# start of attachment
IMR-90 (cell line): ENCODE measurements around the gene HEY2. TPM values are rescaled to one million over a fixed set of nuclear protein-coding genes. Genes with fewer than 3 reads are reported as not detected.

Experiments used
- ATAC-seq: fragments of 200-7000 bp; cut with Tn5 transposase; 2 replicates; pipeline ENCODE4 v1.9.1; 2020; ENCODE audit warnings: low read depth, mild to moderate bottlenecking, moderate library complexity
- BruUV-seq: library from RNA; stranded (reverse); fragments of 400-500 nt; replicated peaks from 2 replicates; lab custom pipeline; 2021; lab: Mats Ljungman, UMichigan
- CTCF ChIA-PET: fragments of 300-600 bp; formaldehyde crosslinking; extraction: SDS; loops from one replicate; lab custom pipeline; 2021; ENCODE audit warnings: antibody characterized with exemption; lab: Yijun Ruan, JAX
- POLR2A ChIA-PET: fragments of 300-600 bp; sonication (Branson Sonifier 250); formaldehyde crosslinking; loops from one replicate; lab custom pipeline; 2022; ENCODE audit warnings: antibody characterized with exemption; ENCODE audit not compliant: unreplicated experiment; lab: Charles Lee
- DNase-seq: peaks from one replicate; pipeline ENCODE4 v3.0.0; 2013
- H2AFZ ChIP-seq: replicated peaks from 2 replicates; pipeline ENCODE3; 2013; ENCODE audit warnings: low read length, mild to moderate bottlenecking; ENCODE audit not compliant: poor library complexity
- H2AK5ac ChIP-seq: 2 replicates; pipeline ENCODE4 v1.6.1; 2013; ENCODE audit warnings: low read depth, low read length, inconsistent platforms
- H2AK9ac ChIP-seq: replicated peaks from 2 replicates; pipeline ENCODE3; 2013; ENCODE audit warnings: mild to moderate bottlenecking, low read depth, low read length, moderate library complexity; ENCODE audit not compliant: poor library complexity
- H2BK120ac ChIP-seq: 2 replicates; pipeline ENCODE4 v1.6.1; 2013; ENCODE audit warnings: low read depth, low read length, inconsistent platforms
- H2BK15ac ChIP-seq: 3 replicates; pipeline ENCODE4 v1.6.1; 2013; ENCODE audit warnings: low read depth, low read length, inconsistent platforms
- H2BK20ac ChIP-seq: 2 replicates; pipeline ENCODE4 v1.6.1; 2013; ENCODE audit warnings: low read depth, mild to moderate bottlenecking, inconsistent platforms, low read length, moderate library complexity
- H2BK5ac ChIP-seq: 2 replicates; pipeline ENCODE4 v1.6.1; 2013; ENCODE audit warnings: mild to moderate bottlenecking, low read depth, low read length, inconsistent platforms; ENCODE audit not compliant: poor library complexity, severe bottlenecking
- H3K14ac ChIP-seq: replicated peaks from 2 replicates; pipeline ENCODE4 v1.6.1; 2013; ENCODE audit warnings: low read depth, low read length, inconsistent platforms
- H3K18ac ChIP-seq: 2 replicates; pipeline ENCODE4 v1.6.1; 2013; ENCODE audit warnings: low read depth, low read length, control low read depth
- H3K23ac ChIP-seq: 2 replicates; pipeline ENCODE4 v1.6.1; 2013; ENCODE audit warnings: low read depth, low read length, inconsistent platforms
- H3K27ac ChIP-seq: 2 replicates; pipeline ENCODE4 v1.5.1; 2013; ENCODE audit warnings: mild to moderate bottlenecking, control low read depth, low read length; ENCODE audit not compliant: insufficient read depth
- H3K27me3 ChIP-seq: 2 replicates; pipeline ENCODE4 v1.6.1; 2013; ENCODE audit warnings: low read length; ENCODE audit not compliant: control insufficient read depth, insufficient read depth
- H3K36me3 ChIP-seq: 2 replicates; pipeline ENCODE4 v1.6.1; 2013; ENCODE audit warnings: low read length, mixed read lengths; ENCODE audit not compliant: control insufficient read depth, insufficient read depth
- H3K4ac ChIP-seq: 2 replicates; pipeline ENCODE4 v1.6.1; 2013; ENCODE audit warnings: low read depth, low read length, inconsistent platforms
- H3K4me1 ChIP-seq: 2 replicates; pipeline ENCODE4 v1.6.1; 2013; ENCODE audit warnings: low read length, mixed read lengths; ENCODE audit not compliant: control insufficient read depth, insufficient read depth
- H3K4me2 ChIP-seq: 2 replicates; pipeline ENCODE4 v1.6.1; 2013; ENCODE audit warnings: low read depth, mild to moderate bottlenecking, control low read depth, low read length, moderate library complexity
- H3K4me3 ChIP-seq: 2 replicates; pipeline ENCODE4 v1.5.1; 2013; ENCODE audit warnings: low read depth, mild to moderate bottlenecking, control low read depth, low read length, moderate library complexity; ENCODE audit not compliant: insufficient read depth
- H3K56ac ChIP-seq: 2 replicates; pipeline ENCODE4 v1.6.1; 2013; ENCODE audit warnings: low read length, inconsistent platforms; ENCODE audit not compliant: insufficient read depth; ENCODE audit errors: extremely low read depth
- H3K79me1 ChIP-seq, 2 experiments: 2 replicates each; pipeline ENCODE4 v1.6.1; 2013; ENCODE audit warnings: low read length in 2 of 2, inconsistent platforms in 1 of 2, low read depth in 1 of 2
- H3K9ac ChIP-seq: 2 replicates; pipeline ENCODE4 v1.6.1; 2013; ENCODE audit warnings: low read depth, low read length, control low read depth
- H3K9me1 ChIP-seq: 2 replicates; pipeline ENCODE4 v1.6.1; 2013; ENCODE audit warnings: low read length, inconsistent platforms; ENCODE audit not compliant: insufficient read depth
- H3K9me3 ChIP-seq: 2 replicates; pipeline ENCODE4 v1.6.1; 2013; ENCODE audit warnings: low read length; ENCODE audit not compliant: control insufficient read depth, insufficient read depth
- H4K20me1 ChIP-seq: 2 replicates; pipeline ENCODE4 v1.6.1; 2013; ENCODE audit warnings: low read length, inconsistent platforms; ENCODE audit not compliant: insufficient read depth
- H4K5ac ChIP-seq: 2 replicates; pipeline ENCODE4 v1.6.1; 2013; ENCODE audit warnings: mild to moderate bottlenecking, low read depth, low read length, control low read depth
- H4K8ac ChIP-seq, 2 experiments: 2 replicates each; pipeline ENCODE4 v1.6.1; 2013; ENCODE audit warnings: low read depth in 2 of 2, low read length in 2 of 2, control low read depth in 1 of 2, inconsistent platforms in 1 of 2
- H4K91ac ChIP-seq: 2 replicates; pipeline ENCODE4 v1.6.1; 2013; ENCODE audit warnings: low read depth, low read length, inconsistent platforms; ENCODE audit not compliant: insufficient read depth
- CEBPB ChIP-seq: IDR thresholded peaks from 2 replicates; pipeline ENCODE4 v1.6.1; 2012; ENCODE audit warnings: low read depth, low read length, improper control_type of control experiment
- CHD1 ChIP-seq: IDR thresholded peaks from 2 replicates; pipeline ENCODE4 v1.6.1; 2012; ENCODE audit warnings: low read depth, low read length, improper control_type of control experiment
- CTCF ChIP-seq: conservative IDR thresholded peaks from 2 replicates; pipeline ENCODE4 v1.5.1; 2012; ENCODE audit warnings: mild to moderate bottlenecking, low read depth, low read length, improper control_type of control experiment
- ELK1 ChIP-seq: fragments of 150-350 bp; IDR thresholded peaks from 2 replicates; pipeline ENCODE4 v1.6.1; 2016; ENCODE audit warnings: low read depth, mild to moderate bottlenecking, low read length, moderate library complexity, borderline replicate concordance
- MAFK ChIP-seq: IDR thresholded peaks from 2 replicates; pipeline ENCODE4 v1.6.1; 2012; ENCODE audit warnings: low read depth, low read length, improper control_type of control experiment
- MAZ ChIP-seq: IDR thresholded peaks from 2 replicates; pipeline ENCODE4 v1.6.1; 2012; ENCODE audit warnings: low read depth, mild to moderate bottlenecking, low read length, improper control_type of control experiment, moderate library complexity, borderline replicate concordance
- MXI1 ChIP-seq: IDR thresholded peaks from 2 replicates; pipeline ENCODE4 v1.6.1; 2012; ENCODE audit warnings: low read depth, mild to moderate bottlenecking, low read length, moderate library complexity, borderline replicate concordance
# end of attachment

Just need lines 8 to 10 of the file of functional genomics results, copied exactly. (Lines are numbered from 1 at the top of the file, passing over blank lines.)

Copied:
- H2AFZ ChIP-seq: replicated peaks from 2 replicates; pipeline ENCODE3; 2013; ENCODE audit warnings: low read length, mild to moderate bottlenecking; ENCODE audit not compliant: poor library complexity
- H2AK5ac ChIP-seq: 2 replicates; pipeline ENCODE4 v1.6.1; 2013; ENCODE audit warnings: low read depth, low read length, inconsistent platforms
- H2AK9ac ChIP-seq: replicated peaks from 2 replicates; pipeline ENCODE3; 2013; ENCODE audit warnings: mild to moderate bottlenecking, low read depth, low read length, moderate library complexity; ENCODE audit not compliant: poor library complexity